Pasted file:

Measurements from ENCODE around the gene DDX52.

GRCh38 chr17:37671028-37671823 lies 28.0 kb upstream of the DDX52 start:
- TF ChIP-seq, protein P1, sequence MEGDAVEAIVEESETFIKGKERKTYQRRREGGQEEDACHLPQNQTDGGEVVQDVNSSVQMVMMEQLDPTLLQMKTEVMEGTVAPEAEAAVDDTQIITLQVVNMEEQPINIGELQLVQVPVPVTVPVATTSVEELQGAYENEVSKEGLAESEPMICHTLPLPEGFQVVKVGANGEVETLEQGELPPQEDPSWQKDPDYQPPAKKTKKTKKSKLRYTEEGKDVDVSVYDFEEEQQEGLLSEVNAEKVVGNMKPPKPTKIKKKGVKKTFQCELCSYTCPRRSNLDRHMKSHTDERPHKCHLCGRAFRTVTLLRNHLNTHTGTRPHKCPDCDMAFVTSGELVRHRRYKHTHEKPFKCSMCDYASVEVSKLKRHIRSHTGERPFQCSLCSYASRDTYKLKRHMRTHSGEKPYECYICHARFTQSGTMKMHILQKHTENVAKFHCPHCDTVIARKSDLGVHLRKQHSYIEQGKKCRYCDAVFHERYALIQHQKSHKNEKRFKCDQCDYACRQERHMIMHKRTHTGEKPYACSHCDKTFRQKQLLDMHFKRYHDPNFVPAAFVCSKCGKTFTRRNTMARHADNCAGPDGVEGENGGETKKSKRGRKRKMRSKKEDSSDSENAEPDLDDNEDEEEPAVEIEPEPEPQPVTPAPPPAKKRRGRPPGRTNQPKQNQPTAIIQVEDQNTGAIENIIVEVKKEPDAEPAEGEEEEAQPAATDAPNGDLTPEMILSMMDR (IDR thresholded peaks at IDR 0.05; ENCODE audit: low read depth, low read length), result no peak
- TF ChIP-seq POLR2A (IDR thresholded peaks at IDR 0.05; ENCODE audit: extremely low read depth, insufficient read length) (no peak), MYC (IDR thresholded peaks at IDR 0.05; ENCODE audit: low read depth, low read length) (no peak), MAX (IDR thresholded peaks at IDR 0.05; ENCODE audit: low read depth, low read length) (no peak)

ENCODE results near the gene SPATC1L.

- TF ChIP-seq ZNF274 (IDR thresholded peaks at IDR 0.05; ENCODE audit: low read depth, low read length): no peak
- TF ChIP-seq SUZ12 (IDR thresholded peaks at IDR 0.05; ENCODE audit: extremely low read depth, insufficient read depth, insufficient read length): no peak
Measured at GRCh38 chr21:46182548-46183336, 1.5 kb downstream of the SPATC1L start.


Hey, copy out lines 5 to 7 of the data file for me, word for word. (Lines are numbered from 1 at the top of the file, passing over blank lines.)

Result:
ENCODE results near the gene SPATC1L.

- TF ChIP-seq ZNF274 (IDR thresholded peaks at IDR 0.05; ENCODE audit: low read depth, low read length): no peak
- TF ChIP-seq SUZ12 (IDR thresholded peaks at IDR 0.05; ENCODE audit: extremely low read depth, insufficient read depth, insufficient read length): no peak